Communication is easy when you’re telling people what they want to hear. But when you’re working on something bigger than yourself, with a team of people, communication must be constructive as well. This means it needs to challenge people, as well as supporting them, in order to cause them to grow and the project to be a success. So let’s talk about how to communicate with character.
Goals Refine Us
Goals grow people together. When you share a common goal, it unites people. But it also requires us all to put forth effort, change how we do things, listen, and learn from each other. This means a proper point of view on a project not only leads to a more successful project but stronger team members as well.
And because communication is more than just a signal being exchanged, there’s skill involved. In fact, people who are chosen to communicate on a radio — think of military radio operators or air traffic controllers — must be calm enough in a stressful situation to communicate clearly and understand what the other person is saying. And the information the two people exchange needs to be helpful for the goal and something the person on the other end can absorb and understand.
So what gets in the way? Here are a few examples:
- A team member gets offended, possibly from a feeling of being left out or disrespected.
- A leader fails to challenge people out of fear of their reaction.
- A team member misunderstands the goal.
- A leader fails to properly describe the goal and the way to get there.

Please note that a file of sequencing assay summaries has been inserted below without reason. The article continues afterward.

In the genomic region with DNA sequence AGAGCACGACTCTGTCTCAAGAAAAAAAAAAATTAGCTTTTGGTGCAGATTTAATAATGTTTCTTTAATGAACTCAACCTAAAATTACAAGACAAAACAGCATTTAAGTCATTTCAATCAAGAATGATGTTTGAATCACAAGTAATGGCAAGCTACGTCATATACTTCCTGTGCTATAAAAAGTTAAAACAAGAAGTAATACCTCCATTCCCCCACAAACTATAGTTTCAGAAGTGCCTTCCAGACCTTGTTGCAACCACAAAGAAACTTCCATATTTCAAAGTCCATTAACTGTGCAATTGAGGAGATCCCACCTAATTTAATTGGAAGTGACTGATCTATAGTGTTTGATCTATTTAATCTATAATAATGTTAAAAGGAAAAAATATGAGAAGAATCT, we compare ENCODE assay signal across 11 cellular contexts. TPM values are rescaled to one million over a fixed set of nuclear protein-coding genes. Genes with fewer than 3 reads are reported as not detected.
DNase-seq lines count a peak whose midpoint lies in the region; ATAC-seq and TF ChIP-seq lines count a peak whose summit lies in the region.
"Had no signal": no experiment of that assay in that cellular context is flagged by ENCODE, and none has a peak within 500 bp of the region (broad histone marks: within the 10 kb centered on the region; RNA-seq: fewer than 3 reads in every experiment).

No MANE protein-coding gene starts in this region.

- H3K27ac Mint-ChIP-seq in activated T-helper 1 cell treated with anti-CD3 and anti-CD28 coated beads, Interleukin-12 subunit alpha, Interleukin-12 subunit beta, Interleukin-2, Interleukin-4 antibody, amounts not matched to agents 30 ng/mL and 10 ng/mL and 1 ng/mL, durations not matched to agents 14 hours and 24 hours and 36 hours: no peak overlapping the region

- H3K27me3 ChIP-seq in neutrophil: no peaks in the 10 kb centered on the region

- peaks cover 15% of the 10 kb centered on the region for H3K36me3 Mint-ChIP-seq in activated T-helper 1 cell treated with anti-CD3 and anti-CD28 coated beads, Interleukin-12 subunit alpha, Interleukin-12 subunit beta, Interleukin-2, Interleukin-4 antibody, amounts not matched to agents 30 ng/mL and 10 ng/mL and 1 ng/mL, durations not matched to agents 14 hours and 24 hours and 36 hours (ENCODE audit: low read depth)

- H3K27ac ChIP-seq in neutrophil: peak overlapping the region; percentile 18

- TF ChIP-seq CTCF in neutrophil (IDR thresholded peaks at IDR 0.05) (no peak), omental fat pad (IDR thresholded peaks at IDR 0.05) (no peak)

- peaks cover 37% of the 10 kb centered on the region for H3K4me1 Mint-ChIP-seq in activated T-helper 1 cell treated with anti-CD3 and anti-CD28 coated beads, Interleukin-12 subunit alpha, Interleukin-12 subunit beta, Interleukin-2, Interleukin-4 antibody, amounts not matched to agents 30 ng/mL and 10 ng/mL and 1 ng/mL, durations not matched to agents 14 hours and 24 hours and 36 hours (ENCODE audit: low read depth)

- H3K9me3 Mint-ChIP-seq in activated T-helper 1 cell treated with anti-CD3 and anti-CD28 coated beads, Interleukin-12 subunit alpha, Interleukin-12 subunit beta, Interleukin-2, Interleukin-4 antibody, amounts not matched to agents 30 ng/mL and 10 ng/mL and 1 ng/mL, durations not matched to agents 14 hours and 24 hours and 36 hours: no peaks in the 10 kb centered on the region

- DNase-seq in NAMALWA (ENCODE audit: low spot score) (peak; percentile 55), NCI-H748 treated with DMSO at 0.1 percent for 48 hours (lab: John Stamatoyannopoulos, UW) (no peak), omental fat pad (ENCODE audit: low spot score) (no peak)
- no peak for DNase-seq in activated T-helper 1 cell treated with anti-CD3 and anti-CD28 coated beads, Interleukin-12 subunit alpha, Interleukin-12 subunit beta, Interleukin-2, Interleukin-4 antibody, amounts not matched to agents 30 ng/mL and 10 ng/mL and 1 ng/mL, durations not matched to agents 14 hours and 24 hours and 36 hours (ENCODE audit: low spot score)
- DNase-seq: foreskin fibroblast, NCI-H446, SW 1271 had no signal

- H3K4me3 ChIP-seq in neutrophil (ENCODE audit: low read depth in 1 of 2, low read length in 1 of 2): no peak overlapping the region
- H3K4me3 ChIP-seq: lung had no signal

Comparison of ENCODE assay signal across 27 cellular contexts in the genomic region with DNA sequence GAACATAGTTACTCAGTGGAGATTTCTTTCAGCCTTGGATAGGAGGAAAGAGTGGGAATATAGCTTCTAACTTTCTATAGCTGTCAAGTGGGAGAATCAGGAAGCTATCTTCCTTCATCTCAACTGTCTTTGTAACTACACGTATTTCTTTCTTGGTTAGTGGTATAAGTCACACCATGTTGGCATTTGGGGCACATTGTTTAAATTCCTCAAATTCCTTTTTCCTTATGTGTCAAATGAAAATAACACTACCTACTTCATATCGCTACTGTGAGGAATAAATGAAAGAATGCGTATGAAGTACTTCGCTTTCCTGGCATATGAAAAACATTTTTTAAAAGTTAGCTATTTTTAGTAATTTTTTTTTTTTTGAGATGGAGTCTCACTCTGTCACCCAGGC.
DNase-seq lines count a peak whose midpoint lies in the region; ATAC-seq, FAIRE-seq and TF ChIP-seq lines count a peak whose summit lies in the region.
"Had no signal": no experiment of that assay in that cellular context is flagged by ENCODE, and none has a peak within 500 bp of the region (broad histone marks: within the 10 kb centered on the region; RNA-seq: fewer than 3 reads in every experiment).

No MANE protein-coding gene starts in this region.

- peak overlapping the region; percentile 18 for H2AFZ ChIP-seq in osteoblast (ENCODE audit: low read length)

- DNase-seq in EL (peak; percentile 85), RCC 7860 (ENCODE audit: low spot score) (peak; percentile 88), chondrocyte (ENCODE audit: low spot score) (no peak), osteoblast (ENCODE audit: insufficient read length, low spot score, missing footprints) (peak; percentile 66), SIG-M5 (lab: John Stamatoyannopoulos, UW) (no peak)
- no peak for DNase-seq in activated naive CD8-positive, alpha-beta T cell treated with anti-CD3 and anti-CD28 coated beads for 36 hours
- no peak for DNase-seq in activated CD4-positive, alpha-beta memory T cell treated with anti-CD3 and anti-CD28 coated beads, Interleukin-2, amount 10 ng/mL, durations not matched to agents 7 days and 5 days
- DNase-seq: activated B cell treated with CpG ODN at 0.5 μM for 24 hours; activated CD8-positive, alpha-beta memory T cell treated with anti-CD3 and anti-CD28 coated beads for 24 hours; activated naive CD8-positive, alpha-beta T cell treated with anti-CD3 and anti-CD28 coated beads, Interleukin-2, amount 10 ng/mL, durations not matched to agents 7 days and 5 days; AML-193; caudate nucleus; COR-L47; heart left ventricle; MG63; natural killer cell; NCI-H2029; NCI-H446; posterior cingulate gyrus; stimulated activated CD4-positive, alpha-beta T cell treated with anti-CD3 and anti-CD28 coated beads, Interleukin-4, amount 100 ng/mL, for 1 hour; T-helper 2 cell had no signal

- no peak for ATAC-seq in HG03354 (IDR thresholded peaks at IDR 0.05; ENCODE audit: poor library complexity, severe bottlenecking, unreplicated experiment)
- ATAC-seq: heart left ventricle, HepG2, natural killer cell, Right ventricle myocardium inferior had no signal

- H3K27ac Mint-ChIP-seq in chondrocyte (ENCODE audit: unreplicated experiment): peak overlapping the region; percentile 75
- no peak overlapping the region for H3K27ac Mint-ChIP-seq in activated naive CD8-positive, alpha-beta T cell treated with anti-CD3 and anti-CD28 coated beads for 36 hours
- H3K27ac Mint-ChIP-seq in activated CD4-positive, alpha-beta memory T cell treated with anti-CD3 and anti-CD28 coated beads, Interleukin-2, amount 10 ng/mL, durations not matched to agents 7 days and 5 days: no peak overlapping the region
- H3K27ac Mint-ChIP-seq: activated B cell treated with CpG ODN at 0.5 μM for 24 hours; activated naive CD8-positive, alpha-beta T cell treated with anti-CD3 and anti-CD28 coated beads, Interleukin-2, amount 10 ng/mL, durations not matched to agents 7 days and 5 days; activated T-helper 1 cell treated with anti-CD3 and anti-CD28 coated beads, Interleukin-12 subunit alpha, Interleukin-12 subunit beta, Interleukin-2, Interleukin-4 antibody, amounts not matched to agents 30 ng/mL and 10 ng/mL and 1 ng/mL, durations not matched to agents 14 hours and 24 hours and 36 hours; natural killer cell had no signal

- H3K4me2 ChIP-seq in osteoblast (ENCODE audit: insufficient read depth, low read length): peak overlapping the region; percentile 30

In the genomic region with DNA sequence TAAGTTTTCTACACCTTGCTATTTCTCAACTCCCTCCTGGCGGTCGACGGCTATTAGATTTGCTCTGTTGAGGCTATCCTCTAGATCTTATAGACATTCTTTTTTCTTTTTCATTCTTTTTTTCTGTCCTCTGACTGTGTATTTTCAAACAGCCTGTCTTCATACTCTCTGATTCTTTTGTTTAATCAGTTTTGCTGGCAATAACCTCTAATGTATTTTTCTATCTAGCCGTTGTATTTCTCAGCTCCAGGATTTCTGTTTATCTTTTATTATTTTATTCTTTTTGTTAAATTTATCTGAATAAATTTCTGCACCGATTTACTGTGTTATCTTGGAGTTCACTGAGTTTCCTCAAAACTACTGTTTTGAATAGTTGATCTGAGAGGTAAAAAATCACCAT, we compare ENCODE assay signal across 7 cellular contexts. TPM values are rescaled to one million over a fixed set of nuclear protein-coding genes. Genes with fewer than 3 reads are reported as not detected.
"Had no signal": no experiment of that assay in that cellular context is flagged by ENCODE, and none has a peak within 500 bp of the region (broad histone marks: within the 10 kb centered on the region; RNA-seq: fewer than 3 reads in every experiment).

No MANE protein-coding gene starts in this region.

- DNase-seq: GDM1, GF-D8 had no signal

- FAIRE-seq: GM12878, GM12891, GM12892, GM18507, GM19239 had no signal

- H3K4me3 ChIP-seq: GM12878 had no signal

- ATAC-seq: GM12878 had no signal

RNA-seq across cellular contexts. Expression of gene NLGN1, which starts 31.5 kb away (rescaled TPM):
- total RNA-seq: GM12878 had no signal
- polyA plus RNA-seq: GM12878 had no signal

The solution: Don’t get offended easily, and don’t lose focus on the goal. Instead, communicate with character.
Communicate with Character
Communicating with character is less about communication and more about character and caring about the right things. It’s more than just not lying. It means actively building relationships, building an understanding of the project goal, and tying it all together, helping to rally everyone around that goal. When this happens:
- Everyone is clear on why they’re doing what they’re doing (not just the task, but the purpose as well).
- A clear goal helps people make decisions closer to the work, because they now know how to make good compromises when problems occur (e.g. is it better to wait for the shipment of supplies for this job or to cancel and order with a new supplier)?
- People can’t make as many excuses when the goal is clear. Clear goals add pressure to grow, rather than make excuses. Goals magnify our areas of weakness and so we can grow through it.